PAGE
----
School was one of the primary tools used by European colonisers of Africa, Australia, Asia and the Americas. While the army was used to quell physical opposition to invasion, school was used to obliterate indigenous culture and brainwash populations into obedience and subservience.
It is important to realise that the content of the curriculum was possibly a smaller factor in the colonising process, than the structure and nature of school in and of itself. School worked inter alia because:
- it removed children from community life where they would participate in traditional cultural transmission.
- it age-segregated children so that peer-to-peer education couldn’t function.
- it limited play, through which children develop confidence and creativity, and critical thinking, as well as leadership and collaborative teamwork skills.
- it prevented communication and social skills development through forbidding children’s free communication and interaction with each other, keeping them instead mostly silent, and under adult supervision.
- it enforced competition, preventing collaboration.
- it deeply undermined each person’s sense of autonomy and empowerment and instilled a deep sense of fear and shame through micro-control practices such as preventing children from following their own physical wisdom around when to eat, drink, move around and relieve themselves, and making all of these most personal functions subject to permission from external authority.
- All of these features typify the ‘divide and rule’ mechanism of colonial control.
- It was necessary to use force to make children attend school, since so many indigenous people understood that this kind of ‘education’ was not in their or their children’s best interests. In many places children were forcibly completely removed from their families and communities.
Last but far from least, through the use of curricula, grades and tests, a worldview of ‘one truth’ was asserted, instilling the belief that only one dominant and dominating paradigm could be valid. Every statement, practise, thought and belief became either ‘right’ or ‘wrong’. Truths associated with the dominant culture became ‘right’ and any competing paradigm became ‘wrong’. We can euphemistically call this education, or we can call it indoctrination, or even more bluntly, brainwashing.
It is important to realise that when ‘decolonisers’ do nothing more than add indigenous games, stories, songs, and factoids to create a ‘decolonised’ curriculum, this is essentially just a re-decoration to disguise the re-deployment of the tool in the hands of a new ‘authority’.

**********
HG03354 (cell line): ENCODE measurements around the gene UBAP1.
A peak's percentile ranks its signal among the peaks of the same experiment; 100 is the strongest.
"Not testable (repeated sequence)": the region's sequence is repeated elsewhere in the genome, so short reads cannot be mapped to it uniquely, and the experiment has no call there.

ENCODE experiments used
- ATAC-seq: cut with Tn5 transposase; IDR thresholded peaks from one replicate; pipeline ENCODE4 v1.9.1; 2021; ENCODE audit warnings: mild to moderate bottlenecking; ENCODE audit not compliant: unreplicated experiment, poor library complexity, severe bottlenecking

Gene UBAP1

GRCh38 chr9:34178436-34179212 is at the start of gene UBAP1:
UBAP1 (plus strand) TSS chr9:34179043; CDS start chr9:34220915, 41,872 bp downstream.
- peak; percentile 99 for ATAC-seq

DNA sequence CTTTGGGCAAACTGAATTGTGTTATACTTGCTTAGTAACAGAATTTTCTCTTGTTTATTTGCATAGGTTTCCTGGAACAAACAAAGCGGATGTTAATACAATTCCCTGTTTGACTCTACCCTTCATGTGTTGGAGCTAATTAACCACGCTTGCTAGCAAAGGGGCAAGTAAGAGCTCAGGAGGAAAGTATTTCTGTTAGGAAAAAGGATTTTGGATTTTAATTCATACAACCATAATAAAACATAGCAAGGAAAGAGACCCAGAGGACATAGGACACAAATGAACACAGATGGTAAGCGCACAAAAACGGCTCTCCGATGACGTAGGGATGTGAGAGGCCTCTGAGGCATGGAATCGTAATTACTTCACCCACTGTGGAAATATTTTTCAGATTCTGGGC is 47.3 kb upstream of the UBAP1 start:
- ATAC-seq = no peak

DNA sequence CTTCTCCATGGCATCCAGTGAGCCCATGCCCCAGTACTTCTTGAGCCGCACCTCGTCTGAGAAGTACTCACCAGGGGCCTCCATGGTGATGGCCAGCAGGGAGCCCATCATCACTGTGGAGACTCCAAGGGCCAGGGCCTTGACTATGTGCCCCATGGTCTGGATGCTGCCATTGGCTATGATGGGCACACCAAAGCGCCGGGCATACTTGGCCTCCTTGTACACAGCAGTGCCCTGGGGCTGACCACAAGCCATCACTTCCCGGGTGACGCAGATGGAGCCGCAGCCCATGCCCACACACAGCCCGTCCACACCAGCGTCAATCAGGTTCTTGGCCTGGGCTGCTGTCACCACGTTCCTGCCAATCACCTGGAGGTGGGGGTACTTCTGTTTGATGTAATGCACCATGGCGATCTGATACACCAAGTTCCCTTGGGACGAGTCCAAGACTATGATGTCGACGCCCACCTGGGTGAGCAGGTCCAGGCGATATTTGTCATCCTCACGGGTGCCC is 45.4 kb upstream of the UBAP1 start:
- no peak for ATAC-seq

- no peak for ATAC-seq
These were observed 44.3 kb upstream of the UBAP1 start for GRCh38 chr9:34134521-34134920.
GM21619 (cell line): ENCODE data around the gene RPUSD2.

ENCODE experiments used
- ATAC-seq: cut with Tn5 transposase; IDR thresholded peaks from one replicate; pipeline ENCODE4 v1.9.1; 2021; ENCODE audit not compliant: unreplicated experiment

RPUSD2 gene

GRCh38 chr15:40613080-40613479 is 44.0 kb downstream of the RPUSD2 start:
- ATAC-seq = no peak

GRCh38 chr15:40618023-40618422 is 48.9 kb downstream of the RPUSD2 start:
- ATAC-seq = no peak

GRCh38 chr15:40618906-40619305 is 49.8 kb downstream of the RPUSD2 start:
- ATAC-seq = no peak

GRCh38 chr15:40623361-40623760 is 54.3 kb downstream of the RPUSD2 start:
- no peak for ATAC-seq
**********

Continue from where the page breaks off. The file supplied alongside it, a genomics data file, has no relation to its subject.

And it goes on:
To use the colonising tool of school in the same format, simply changing the content, is to take advantage of the opportunity to enculturate and indoctrinate children according to a new dominant paradigm. This is not actual decolonisation. As the saying goes, you cannot decolonise colonial systems.
True decolonisation of education must drop not only the content, but also all processes and procedures that are inherently oppressive.
Decolonised education must use different systems – systems that are not only respectful, rights-based and humane, but also consent-based. If any degree of manipulation or force ‘must’ be used against children or parents, to get children into school, we must ask why that is necessary if what is offered genuinely meets their needs and is truly for their benefit.
A child forced against their will, away from real every-day environments to sit in silence under adult supervision learning what they are told, is not free, and is actively having their mind and their being colonised – whether the subject of their studies is the glory of England, or the glory of modern day America, or the glory of Post-Apartheid South Africa.
On the other hand:
Self-Directed Education is the closest modern-day equivalent to the education system used by our common human ancestry who walked the earth in the days before the first army was ever even constituted.
Self-directed education is education that inherently supports the critical balances between diversity and cooperation, and freedom and responsibility. It allows for full individuation within a context of community accountability.
It is inherently decolonial.Je’anna Clements
When it came time for me to educate my children, with my background with racism and understanding of slavery … and how schools were used to promote the concept of white supremacy, I really wanted to choose a school for my kids that was the exact opposite of that. That’s why I was really drawn to democratic schools, Sudbury schools… schools that were really about freedom, about students making their own choice, finding their own pathDr Anika Prather
…you can’t reproduce any order of societal oppression based on race, gender, class or sexuality without first destroying each generation of young people as soon as they enter the world.Dr. Stacey Patton
Marginalized groups have been learning the world for a long time, and without school. Before and throughout this colonialist era, it is the way we learned to manage our food systems and organize communities. It is the way we learned to predict weather and navigate seas. It is the way we learned transportation routes and our stories. It is the way we learned ourselves and others. It is the way we learned who the oppressors really were, despite what they told us about themselves in their schools. It is the way we learned to survive under Western colonialism and imperialism. And it is the way we will thrive beyond it.Dr. Kelly Limes-Taylor Henderson
Here are six good reads to kick off more exploration on this topic:
- English Education Act 1835
- Education in Hunter-Gatherer Cultures by Peter Gray
- Manish Jain: “Our work is to recover wisdom and imagination”
- Three Cups of Fiction
- Liberation from Education
- Raising Free People
And a phenomenal documentary here: